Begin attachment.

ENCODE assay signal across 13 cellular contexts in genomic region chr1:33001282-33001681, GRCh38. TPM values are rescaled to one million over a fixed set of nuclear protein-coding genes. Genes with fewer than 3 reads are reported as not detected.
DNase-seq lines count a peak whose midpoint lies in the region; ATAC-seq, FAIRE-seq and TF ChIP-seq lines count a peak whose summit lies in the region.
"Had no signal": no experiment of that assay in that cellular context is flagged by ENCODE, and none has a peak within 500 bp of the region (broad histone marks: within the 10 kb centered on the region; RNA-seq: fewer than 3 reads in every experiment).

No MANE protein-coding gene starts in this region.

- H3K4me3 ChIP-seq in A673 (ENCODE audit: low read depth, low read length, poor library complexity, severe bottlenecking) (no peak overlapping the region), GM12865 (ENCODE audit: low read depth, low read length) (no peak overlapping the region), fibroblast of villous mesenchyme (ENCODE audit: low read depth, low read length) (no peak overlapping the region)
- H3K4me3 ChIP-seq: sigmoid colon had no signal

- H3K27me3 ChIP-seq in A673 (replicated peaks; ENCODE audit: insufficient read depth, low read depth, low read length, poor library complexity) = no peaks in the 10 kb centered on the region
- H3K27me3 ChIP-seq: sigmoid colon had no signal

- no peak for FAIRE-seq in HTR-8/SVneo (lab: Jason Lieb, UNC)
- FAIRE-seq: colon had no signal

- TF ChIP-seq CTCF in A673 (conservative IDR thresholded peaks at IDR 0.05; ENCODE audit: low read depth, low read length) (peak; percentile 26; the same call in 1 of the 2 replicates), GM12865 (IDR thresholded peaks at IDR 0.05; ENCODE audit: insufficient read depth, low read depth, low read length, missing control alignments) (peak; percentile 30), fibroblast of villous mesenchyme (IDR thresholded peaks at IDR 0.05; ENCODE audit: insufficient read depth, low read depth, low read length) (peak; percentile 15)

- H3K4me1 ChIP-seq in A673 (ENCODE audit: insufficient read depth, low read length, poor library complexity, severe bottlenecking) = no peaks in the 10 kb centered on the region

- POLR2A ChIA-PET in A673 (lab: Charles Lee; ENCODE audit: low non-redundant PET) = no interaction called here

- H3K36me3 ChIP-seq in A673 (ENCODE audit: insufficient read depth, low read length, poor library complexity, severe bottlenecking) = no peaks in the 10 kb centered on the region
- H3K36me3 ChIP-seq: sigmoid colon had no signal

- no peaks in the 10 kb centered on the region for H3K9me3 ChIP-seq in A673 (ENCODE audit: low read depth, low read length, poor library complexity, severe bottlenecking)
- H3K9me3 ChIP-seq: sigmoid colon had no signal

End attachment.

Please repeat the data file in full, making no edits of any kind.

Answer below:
ENCODE assay signal across 13 cellular contexts in genomic region chr1:33001282-33001681, GRCh38. TPM values are rescaled to one million over a fixed set of nuclear protein-coding genes. Genes with fewer than 3 reads are reported as not detected.
DNase-seq lines count a peak whose midpoint lies in the region; ATAC-seq, FAIRE-seq and TF ChIP-seq lines count a peak whose summit lies in the region.
"Had no signal": no experiment of that assay in that cellular context is flagged by ENCODE, and none has a peak within 500 bp of the region (broad histone marks: within the 10 kb centered on the region; RNA-seq: fewer than 3 reads in every experiment).

No MANE protein-coding gene starts in this region.

- H3K4me3 ChIP-seq in A673 (ENCODE audit: low read depth, low read length, poor library complexity, severe bottlenecking) (no peak overlapping the region), GM12865 (ENCODE audit: low read depth, low read length) (no peak overlapping the region), fibroblast of villous mesenchyme (ENCODE audit: low read depth, low read length) (no peak overlapping the region)
- H3K4me3 ChIP-seq: sigmoid colon had no signal

- H3K27me3 ChIP-seq in A673 (replicated peaks; ENCODE audit: insufficient read depth, low read depth, low read length, poor library complexity) = no peaks in the 10 kb centered on the region
- H3K27me3 ChIP-seq: sigmoid colon had no signal

- no peak for FAIRE-seq in HTR-8/SVneo (lab: Jason Lieb, UNC)
- FAIRE-seq: colon had no signal

- TF ChIP-seq CTCF in A673 (conservative IDR thresholded peaks at IDR 0.05; ENCODE audit: low read depth, low read length) (peak; percentile 26; the same call in 1 of the 2 replicates), GM12865 (IDR thresholded peaks at IDR 0.05; ENCODE audit: insufficient read depth, low read depth, low read length, missing control alignments) (peak; percentile 30), fibroblast of villous mesenchyme (IDR thresholded peaks at IDR 0.05; ENCODE audit: insufficient read depth, low read depth, low read length) (peak; percentile 15)

- H3K4me1 ChIP-seq in A673 (ENCODE audit: insufficient read depth, low read length, poor library complexity, severe bottlenecking) = no peaks in the 10 kb centered on the region

- POLR2A ChIA-PET in A673 (lab: Charles Lee; ENCODE audit: low non-redundant PET) = no interaction called here

- H3K36me3 ChIP-seq in A673 (ENCODE audit: insufficient read depth, low read length, poor library complexity, severe bottlenecking) = no peaks in the 10 kb centered on the region
- H3K36me3 ChIP-seq: sigmoid colon had no signal

- no peaks in the 10 kb centered on the region for H3K9me3 ChIP-seq in A673 (ENCODE audit: low read depth, low read length, poor library complexity, severe bottlenecking)
- H3K9me3 ChIP-seq: sigmoid colon had no signal